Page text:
Washington (CNN) — A congressional standoff over disaster relief funding that is threatening a government shutdown might be resolved as soon as Monday night, several Senate Democratic aides told CNN.
According to the aides, who spoke on condition of not being identified, the Federal Emergency Management Agency might be able to stretch its depleted funds through the rest of the current fiscal year, which ends Friday.
If it can, new funding would kick in on Saturday under spending for the next fiscal year.
A FEMA statement Monday said updated estimates showed the agency’s Disaster Relief Fund has about $114 million left that “could be fully exhausted by the end of the week.” Previous estimates had the money running out as soon as Tuesday or Wednesday.
The Republican-led House has passed a short-term spending measure for the first seven weeks of the new fiscal year that includes increased disaster relief funds in the wake of Hurricane Irene, Tropical Storm Lee, wildfires and tornadoes so far this year.
Under the House measure, called a continuing resolution, FEMA and the Army Corps of Engineers would get more disaster relief funds for the end of the current fiscal year and the start of the new fiscal year.
However, Democrats oppose a provision in the House measure that cuts other spending to offset some of the additional emergency aid for the rest of the current fiscal year.
The dispute threatened to prevent the continuing resolution from passing by the end of the fiscal year, which could have caused a partial government shutdown.
If FEMA can make it through the end of week, however, Senate Democrats say they won’t need to include additional disaster relief money for the current fiscal year, avoiding the showdown with House Republicans over whether that spending needs to be offset by cuts elsewhere.
Instead, Senate Democrats would try to pass a “clean” funding measure that would keep the government operating through November 18 without any corresponding spending cuts.
A senior Senate GOP leadership aide said Senate Republicans would likely go along with such a plan because the need for extra FEMA funding in the current fiscal year would be moot.
A Senate vote on such a measure could come as early as Monday evening, but aides stressed the emerging path out of a nasty political logjam would require an assurance by FEMA that it has enough money to continue ongoing relief efforts without disruption.
A congressional source from a state affected by recent disasters told CNN that FEMA officials indicated the $114 million remaining in the disaster relief fund “will get them to Friday.”
However, FEMA stressed that a number of variables, such as a surge in claims or another disaster, could change that assessment, the source said on condition of not being identified.
According to the source, FEMA indicated it was spending about $30 million to $40 million a day at this point. FEMA lacks any authority to borrow money if it runs out, and would have to turn to the Department of Defense or the Department of Homeland Security to take over responsibilities to “protect life and property,” the source said.
House members have gone home for the week after passing the short-term spending bill last Friday.
If Congress fails to approve a compromise version this week, a partial government shutdown could occur when the fiscal year ends at midnight Friday. It is the third time in six months that legislators have faced such a possibility.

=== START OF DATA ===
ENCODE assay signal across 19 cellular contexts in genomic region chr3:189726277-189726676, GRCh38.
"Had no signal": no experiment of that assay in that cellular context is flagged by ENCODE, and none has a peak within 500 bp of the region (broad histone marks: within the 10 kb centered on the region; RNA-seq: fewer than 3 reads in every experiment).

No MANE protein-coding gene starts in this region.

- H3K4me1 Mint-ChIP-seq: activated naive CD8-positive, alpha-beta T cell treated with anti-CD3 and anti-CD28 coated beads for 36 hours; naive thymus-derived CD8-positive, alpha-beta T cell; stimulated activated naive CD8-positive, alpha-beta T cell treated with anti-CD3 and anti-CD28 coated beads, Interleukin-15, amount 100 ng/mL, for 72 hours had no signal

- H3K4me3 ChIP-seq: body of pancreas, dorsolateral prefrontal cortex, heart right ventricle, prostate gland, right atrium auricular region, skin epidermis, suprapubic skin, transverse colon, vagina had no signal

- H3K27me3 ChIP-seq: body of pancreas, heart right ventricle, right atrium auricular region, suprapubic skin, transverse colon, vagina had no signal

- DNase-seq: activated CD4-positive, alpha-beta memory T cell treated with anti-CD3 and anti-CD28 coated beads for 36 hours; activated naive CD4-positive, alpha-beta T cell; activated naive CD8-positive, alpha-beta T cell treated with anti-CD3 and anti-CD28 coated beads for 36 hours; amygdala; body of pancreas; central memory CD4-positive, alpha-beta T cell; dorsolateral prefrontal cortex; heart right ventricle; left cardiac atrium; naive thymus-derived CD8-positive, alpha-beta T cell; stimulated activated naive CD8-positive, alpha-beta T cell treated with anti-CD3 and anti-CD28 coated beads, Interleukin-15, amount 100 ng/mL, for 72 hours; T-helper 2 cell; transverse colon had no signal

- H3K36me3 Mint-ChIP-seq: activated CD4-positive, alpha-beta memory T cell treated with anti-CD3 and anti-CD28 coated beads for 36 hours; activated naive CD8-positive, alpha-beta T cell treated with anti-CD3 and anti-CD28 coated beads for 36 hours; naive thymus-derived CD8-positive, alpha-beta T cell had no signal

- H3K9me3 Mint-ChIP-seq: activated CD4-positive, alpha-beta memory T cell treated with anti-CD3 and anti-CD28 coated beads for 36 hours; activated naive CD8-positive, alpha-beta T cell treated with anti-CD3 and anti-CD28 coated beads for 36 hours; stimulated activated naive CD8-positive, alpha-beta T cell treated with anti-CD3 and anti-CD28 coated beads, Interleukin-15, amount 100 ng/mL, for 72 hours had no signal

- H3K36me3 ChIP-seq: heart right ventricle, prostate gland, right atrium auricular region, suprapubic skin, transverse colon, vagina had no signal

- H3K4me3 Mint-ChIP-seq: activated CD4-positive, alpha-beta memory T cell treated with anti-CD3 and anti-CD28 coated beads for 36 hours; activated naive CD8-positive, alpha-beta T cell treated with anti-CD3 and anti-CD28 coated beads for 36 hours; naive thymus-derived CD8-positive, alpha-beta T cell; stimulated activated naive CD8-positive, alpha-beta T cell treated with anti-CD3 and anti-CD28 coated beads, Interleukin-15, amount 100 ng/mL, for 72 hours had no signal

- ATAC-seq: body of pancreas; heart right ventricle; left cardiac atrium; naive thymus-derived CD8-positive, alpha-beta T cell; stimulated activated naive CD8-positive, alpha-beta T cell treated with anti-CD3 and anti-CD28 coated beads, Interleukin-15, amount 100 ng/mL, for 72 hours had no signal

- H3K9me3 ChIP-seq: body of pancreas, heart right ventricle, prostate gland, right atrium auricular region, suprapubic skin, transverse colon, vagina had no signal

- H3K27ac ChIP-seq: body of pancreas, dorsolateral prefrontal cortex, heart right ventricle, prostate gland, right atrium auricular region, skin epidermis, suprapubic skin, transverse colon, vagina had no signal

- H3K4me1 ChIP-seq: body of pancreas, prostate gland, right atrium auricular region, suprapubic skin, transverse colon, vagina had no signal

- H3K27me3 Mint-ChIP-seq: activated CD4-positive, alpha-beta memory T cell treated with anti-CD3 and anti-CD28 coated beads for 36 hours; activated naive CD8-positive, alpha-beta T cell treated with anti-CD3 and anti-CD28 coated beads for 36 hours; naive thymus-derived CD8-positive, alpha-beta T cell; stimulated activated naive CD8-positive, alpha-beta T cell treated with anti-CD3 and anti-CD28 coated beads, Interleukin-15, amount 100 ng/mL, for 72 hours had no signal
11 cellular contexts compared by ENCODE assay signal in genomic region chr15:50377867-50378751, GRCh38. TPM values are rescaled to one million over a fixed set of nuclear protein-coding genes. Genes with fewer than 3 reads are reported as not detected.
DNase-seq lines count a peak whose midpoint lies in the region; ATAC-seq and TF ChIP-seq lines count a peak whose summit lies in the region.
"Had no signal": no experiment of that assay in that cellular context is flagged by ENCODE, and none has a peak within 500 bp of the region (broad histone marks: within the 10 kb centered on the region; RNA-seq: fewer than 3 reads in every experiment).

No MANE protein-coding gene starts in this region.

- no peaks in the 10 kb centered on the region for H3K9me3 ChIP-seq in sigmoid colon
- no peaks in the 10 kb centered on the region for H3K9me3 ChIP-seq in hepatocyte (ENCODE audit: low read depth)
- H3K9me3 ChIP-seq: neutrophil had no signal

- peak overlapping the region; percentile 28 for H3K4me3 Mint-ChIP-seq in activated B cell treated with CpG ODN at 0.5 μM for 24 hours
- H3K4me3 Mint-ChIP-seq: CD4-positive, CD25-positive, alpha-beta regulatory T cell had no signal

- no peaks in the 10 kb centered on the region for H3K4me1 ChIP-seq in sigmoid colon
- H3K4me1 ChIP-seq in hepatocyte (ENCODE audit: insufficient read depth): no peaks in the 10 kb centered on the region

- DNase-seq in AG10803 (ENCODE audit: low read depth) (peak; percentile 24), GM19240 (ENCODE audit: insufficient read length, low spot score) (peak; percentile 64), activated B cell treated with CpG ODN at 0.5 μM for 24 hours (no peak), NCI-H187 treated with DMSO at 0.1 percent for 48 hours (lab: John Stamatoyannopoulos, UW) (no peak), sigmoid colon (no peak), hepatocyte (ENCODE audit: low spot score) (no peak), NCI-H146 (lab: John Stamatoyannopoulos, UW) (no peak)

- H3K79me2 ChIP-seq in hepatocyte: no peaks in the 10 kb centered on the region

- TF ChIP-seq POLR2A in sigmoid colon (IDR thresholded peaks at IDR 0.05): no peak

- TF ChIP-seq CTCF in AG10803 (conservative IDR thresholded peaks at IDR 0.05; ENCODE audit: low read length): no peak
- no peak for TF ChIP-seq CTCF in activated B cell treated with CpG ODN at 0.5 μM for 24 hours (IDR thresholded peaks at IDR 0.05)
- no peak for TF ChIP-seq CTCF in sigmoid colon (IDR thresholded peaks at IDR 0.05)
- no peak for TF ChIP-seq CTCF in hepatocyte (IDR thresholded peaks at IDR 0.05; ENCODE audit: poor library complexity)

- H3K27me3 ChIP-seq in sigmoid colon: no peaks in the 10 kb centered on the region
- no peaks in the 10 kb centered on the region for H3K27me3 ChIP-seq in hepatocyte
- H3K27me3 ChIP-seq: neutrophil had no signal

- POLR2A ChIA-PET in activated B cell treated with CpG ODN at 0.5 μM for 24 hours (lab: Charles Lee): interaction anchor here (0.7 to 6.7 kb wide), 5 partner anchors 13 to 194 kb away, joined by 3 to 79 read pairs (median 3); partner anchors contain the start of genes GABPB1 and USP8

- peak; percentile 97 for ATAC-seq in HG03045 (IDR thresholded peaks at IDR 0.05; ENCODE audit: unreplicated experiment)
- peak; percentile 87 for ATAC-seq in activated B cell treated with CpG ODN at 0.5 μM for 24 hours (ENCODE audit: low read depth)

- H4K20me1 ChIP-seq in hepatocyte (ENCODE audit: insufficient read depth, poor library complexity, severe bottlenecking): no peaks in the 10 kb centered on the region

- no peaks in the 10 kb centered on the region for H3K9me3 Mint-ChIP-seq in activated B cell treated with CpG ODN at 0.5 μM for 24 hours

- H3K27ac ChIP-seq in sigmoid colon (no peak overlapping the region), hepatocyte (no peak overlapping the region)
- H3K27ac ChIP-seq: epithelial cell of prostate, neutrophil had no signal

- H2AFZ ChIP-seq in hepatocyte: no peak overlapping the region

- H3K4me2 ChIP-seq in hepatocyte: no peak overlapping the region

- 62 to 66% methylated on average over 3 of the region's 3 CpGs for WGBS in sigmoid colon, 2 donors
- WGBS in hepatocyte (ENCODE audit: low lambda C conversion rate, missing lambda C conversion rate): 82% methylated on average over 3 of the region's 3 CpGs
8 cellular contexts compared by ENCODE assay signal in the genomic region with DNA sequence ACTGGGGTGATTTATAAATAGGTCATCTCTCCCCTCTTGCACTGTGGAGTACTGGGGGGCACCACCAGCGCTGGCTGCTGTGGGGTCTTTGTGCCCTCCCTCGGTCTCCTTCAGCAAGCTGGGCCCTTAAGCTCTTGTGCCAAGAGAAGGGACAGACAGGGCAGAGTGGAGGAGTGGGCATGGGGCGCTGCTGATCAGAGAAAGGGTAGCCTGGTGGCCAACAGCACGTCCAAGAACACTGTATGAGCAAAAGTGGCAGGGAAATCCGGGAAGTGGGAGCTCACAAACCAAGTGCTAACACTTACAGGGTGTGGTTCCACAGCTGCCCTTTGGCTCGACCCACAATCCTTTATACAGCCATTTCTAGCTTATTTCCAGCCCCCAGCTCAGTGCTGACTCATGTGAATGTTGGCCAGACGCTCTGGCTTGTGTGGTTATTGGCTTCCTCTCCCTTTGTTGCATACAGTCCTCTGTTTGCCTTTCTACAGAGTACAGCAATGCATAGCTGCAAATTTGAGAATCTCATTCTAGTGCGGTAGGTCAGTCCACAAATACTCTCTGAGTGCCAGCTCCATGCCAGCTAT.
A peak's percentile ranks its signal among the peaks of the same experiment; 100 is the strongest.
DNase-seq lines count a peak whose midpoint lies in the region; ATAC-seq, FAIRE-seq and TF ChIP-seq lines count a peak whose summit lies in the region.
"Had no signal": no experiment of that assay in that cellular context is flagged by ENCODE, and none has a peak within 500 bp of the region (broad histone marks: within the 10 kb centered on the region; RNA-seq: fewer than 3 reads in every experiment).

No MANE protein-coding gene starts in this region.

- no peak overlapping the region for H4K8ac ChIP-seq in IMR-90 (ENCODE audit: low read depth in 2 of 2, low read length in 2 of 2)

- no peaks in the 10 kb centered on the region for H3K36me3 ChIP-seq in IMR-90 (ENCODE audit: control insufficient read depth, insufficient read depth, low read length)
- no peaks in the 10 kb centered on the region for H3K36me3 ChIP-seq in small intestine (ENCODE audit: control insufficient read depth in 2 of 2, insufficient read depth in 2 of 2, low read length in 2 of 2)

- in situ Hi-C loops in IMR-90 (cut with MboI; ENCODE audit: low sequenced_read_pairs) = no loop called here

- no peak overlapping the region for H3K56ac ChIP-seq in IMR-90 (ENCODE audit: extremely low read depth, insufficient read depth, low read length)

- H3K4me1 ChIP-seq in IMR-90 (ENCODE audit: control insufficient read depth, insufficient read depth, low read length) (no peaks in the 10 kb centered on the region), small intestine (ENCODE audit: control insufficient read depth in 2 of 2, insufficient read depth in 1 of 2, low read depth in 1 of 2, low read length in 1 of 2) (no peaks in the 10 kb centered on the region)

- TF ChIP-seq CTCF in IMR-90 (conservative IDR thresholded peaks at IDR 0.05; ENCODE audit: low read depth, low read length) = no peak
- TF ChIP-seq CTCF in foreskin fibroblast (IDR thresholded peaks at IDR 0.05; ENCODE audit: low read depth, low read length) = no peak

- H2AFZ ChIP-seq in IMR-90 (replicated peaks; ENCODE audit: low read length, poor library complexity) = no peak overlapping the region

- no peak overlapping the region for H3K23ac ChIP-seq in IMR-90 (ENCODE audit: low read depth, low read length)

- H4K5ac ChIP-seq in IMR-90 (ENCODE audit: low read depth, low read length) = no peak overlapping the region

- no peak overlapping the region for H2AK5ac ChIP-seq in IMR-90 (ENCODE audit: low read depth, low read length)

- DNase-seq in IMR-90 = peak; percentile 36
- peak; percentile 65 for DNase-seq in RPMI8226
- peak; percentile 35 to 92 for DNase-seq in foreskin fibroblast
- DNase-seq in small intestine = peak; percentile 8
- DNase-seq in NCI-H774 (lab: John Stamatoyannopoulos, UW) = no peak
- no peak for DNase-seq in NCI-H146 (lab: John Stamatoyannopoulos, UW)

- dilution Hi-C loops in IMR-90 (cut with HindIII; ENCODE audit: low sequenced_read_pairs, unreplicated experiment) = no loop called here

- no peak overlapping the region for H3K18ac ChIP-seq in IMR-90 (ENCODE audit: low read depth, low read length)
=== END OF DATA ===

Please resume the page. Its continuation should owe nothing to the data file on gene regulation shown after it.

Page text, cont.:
Republicans want less disaster aid than their Democratic counterparts, and want to pay for it partly by cutting funding for programs designed to spur clean energy innovation.
The House passed a “common-sense measure,” House Speaker John Boehner, R-Ohio, told reporters last week. “It’s time for the Senate to move.”
Democrats contend the Republicans are playing politics by seeking to offset disaster relief spending that helps Americans in immediate need of help to put their lives back together.
Senate Majority Leader Harry Reid, D-Nevada, said Monday’s vote would be on a compromise package incorporating the GOP’s lower overall disaster relief spending levels while eliminating any cuts to clean energy programs.
Congressmen and senators need to “cool off for a little bit,” Reid said Friday. “There’s a compromise here.”
“More reasonable heads will prevail,” he predicted.
The House GOP legislation includes $3.65 billion in new disaster relief funding — $1 billion in emergency money for the current fiscal year and roughly $2.6 billion to be budgeted for those federal response agencies for the 2012 fiscal year that begins October 1.
Under the House bill, the $1 billion in immediate disaster funding is offset with $1.5 billion in cuts to a loan program that helps automakers retool their operations to make more fuel-efficient cars.
Another $100 million would be cut from an alternative energy loan program that provided funding for the solar panel firm Solyndra, a company that declared bankruptcy late last month despite receiving a $535 million federal guarantee in 2009.
Last week, the Senate passed a spending bill with bipartisan support that would provide $6.9 billion for FEMA and other federal agencies, to be used for disaster relief both immediately and in the new fiscal year. The Senate version required no spending offsets.
Democrats have said they will continue to oppose any offsets for the emergency spending for natural disasters.
CNN’s Kate Bolduan, Ted Barrett, Tom Cohen, Lisa Desjardins, Deirdre Walsh and Lisa Sylvester contributed to this report.